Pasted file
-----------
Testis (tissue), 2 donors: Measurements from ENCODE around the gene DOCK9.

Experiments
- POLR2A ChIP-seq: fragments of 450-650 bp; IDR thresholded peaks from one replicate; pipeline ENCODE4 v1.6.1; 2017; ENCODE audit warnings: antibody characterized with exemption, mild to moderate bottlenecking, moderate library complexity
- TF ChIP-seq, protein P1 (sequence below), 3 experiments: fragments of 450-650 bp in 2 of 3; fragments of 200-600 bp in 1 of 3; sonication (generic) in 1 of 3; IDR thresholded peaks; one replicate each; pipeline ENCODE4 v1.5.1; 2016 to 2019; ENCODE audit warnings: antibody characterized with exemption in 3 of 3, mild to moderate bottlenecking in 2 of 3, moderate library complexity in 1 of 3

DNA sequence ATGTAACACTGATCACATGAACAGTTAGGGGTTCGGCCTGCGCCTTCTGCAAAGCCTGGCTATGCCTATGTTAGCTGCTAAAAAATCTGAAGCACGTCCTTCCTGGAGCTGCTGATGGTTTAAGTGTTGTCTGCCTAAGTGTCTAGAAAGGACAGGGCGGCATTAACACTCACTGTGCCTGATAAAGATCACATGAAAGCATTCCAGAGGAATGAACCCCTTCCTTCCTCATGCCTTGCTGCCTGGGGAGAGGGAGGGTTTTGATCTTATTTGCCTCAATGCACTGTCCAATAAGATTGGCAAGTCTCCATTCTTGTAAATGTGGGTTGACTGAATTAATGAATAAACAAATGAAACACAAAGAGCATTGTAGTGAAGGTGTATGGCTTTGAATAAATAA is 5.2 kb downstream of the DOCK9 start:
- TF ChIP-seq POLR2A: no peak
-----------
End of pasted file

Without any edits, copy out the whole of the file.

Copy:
Testis (tissue), 2 donors: Measurements from ENCODE around the gene DOCK9.

Experiments
- POLR2A ChIP-seq: fragments of 450-650 bp; IDR thresholded peaks from one replicate; pipeline ENCODE4 v1.6.1; 2017; ENCODE audit warnings: antibody characterized with exemption, mild to moderate bottlenecking, moderate library complexity
- TF ChIP-seq, protein P1 (sequence below), 3 experiments: fragments of 450-650 bp in 2 of 3; fragments of 200-600 bp in 1 of 3; sonication (generic) in 1 of 3; IDR thresholded peaks; one replicate each; pipeline ENCODE4 v1.5.1; 2016 to 2019; ENCODE audit warnings: antibody characterized with exemption in 3 of 3, mild to moderate bottlenecking in 2 of 3, moderate library complexity in 1 of 3

DNA sequence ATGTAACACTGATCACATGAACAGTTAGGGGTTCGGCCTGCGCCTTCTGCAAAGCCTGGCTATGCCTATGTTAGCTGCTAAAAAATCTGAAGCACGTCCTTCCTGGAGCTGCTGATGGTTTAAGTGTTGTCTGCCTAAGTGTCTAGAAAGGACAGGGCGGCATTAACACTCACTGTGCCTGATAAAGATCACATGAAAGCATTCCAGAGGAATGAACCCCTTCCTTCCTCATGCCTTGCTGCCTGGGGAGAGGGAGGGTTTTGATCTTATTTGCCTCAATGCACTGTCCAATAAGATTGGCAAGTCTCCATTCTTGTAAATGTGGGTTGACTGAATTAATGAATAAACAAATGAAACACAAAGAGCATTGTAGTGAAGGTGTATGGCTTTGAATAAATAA is 5.2 kb downstream of the DOCK9 start:
- TF ChIP-seq POLR2A: no peak